... We found that Brewer's sparrow decreased 15% per 9 decibels under the narrowband playback and 17% per 9 decibels under the broadband playback. Our noise sites did not recreate some of the highest sound level compressor stations that exist in extraction fields(Bunkley et al., 2015;Mason, McClure, & Barber, 2016). We can, therefore, predict that these intense noise sources will have a more detrimental effect on bird populations. ...
Article
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1.Altered animal distributions are a consequence of human expansion and development. Anthropogenic noise can be an important predictor of abundance declines near human infrastructure, yet more information is needed to understand noise impacts at the spatial and temporal scales necessary to alter populations. 2.Energy development and associated anthropogenic noise are globally pervasive, and expanding. For example, 600,000 new natural gas wells have been drilled across central North America in less than twenty years. 3.We experimentally broadcast energy sector noise (recordings of compressor engines) in Southwest Idaho (USA). We placed arrays of speakers creating a “phantom natural gas field” in a large‐scale experiment and tested the effects of noise alone on breeding songbird abundance. To examine variation in human‐caused noise, we broadcast two types of compressor noise, one with a slightly higher sound intensity and greater bandwidth than the other. 4.Our phantom natural gas field encompassed approximately 100 km2. We broadcast noise over three continuous months, for each of two seasons, and quantified over 20,000 hours of background sound levels. 5.Brewer's sparrows (Spizella breweri) were affected by our narrowband playback, declining 30% 50 m from the speaker arrays. During our broadband playback, all species combined and Brewer's sparrows decreased 20% and 33% respectively at the scale of our sites (~0.5 km2; up to 400 m from speaker arrays). 6.Synthesis and applications. Our results show the importance of incorporating the acoustic structure of noise when estimating the cost of noise exposure for populations. We suggest an urgent need for noise mitigation, such as quieting compressor stations, in energy extraction fields and other sources in natural areas broadly. This article is protected by copyright. All rights reserved.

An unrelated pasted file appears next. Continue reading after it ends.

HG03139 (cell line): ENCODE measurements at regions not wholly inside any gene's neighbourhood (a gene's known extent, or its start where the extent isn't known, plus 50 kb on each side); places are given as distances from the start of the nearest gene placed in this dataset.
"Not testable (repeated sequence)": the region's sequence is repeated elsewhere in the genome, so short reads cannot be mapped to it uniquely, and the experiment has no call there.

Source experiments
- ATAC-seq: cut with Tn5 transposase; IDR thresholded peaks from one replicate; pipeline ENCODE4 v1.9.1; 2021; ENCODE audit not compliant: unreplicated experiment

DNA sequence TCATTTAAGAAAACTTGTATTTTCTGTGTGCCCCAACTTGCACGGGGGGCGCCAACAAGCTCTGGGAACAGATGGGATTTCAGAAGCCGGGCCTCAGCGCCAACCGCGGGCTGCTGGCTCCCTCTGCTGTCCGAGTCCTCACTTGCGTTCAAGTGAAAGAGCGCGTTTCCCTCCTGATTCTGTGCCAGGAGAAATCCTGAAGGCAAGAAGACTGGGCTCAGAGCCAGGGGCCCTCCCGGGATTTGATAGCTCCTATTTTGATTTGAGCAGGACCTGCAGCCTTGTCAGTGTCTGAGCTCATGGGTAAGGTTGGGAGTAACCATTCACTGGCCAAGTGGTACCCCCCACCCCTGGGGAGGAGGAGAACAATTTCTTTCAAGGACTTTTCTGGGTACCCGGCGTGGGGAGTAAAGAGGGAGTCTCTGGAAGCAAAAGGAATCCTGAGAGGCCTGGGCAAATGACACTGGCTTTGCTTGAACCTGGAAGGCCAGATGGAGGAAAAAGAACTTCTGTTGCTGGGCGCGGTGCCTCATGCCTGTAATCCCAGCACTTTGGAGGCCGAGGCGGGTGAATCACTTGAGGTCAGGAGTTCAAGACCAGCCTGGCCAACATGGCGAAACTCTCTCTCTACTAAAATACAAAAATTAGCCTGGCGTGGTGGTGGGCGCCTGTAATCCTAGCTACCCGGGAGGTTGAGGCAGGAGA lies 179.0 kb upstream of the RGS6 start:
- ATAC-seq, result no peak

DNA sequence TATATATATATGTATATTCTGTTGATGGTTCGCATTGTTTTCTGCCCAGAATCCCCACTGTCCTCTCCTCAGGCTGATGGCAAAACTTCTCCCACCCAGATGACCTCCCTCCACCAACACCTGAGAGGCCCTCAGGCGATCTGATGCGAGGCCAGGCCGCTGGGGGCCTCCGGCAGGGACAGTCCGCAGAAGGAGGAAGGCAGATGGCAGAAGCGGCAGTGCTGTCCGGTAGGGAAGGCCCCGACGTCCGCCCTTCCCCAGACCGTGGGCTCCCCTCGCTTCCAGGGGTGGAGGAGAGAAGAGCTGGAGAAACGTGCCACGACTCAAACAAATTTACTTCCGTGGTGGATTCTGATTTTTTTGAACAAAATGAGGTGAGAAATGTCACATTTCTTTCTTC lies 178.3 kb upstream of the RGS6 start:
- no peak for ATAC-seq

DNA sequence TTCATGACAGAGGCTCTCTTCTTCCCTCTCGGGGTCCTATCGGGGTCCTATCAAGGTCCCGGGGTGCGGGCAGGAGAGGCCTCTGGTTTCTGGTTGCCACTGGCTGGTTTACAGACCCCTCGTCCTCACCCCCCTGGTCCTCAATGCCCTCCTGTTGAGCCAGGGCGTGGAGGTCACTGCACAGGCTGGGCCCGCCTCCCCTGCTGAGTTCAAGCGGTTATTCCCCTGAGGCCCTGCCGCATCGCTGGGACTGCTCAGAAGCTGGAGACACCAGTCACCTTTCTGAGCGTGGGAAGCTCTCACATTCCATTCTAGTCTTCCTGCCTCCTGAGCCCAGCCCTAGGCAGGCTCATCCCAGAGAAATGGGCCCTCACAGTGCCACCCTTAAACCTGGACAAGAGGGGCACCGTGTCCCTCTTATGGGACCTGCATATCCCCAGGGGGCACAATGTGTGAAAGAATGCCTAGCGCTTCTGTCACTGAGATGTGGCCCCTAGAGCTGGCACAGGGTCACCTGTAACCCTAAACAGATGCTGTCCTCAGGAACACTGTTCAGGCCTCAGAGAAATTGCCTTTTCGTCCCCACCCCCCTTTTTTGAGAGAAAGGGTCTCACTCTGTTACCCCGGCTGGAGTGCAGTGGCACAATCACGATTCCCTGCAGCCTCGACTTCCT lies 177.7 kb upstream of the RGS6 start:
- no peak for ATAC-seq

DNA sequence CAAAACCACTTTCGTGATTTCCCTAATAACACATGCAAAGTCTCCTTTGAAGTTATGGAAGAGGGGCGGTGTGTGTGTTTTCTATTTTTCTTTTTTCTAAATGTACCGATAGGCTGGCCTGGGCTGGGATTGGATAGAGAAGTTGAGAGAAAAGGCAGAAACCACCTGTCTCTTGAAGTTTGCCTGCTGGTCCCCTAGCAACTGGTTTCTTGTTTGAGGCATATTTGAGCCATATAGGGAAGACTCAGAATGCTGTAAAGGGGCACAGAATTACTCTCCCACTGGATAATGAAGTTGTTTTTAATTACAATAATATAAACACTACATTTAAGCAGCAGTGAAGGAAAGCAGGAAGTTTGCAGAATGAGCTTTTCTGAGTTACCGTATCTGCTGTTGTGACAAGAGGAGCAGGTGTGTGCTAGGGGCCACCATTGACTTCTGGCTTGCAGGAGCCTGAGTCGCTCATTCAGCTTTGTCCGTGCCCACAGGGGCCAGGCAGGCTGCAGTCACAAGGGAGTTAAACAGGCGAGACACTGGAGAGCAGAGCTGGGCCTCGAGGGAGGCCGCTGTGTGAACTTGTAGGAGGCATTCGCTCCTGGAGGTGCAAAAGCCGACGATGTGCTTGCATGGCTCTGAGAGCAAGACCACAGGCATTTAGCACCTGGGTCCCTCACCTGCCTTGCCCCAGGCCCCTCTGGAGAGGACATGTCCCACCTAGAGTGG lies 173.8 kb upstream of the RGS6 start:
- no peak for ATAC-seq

... The results of our study indicate that there was a lower intensity of noise in the areas colonized by roe deer, although this was not a key factor in the population distribution model. Noise, the main source of which in urban areas is road traffic, interferes with the propagation of sound waves and seriously affects the distribution of animal populations in which individuals communicate vocally with one another (Nemeth et al. 2013;Ciach and Fröhlich 2017) and foraging (Siemers and Schaub 2011;Mason et al. 2016) relies on acoustic signals. However, the results of studies conducted on small mammals indicate that traffic noise is not considered a factor leading to avoidance of roads (McGregor and Bender 2008). ...